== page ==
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Lamps-O-Matic company assembles very large chandeliers. A chandelier consists of multiple levels. On the first level crystal pendants are attached to the rings. Assembled rings and new pendants are attached to the rings of the next level, and so on. At the end there is a single large ring -- the complete chandelier with multiple smaller rings and pendants hanging from it.
A special-purpose robot assembles chandeliers. It has a supply of crystal pendants and empty rings, and a stack to store elements of a chandelier during assembly. Initially the stack is empty. Robot executes a list of commands to assemble a chandelier.
On command "a" robot takes a new crystal pendant and places it on the top of the stack. On command "1" to "9" robot takes the corresponding number of items from the top of the stack and consecutively attaches them to the new ring. The newly assembled ring is then placed on the top of the stack. At the end of the program there is a single item on the stack -- the complete chandelier.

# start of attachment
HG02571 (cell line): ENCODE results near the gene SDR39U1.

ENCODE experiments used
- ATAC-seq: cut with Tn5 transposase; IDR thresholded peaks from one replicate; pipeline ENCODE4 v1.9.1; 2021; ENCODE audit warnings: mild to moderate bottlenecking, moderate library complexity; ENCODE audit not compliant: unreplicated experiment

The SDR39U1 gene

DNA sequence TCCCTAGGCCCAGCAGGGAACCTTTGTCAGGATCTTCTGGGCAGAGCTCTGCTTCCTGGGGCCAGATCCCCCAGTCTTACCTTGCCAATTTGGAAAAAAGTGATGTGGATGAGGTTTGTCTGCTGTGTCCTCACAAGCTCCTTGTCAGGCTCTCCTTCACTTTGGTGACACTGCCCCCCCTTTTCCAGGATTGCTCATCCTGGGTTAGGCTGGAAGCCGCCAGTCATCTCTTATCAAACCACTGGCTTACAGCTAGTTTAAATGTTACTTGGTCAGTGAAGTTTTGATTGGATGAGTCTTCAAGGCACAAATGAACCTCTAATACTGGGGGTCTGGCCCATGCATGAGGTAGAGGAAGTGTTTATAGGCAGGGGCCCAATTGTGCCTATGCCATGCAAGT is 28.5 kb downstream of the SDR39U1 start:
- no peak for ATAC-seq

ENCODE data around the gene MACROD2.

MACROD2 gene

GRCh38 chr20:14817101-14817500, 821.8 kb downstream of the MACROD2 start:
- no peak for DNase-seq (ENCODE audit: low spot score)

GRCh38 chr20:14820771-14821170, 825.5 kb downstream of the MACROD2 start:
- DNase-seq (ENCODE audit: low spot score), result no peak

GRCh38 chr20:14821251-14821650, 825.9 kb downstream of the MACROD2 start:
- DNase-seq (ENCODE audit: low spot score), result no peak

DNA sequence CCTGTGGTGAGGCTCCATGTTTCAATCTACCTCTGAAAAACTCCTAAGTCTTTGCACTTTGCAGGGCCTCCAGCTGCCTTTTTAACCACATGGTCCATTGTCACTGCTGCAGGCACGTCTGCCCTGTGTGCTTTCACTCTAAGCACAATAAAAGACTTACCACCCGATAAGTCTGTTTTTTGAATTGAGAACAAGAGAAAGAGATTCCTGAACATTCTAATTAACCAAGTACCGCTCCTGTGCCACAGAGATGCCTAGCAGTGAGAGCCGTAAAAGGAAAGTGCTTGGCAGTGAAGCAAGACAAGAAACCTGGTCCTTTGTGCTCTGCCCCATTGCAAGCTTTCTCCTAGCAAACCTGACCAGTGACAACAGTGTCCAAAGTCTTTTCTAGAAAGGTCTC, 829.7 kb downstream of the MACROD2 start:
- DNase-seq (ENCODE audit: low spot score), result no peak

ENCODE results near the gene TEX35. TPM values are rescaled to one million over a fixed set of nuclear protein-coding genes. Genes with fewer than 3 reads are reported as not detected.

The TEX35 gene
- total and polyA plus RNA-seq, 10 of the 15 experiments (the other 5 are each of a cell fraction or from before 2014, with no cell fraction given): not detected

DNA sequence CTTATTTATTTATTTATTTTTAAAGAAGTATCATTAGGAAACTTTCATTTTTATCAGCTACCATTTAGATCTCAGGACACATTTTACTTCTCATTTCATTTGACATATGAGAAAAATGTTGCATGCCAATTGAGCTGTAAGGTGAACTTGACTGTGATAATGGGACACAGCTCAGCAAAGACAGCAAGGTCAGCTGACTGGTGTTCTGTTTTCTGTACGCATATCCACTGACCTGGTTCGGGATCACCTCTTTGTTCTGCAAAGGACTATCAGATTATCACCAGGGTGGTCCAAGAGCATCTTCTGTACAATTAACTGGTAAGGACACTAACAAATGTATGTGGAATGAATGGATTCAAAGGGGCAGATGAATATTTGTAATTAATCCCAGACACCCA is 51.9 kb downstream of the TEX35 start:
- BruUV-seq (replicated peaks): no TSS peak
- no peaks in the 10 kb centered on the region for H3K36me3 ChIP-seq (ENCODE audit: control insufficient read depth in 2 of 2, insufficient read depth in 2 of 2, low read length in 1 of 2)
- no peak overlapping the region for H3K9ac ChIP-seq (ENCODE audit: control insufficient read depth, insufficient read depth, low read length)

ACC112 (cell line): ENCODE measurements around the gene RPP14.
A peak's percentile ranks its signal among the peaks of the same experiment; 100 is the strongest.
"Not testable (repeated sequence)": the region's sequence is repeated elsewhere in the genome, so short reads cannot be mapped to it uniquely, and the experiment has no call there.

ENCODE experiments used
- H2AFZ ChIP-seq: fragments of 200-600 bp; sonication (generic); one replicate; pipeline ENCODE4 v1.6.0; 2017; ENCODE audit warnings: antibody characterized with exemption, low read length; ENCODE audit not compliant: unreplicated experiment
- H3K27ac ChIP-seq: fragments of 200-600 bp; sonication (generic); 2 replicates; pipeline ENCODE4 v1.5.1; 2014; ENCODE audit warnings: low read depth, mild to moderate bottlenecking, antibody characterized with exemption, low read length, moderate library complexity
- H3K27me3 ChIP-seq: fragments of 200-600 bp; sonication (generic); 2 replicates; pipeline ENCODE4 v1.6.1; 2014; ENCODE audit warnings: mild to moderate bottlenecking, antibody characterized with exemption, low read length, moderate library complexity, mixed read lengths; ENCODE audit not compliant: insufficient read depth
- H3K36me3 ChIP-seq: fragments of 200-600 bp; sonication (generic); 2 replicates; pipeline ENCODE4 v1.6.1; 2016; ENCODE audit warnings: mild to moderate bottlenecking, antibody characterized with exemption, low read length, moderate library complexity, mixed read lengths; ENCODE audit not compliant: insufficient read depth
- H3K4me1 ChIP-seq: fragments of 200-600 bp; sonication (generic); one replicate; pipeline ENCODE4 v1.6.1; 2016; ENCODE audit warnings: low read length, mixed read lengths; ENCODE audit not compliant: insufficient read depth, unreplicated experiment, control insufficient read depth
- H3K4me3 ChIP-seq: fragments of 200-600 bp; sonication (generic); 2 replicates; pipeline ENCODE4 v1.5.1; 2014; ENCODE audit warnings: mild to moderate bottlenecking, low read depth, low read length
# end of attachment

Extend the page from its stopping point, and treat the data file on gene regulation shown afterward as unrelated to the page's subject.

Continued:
Unfortunately, for some programs it turns out that the stack during their execution needs to store too many items at some moments. Your task is to optimize the given program, so that the overall design of the respective chandelier remains the same, but the maximal number of items on the stack during the execution is minimal. A pendant or any complex multi-level assembled ring count as a single item of the stack.
The design of a chandelier is considered to be the same if each ring contains the same items in the same order. Since rings are circular it does not matter what item is on the top of the stack when the robot receives a command to assemble a new ring, but the relative order of the items on the stack is important. For example, if the robot receives command "4" when items < i1, i2, i3, i4 > are on the top of the stack in this order (i1 being the topmost), then the same ring is also assembled if these items are arranged on the stack in the following ways: < i2, i3, i4, i1 >, or < i3, i4, i1, i2 >, or < i4, i1, i2, i3 >.
The input contains a single line with a valid program for the robot. The program consists of at most 10 000 characters.
On the first line of the output file write the minimal required stack capacity (number of items it can hold) to assemble the chandelier. On the second line write some program for the assembly robot that uses stack of this capacity and results in the same chandelier.
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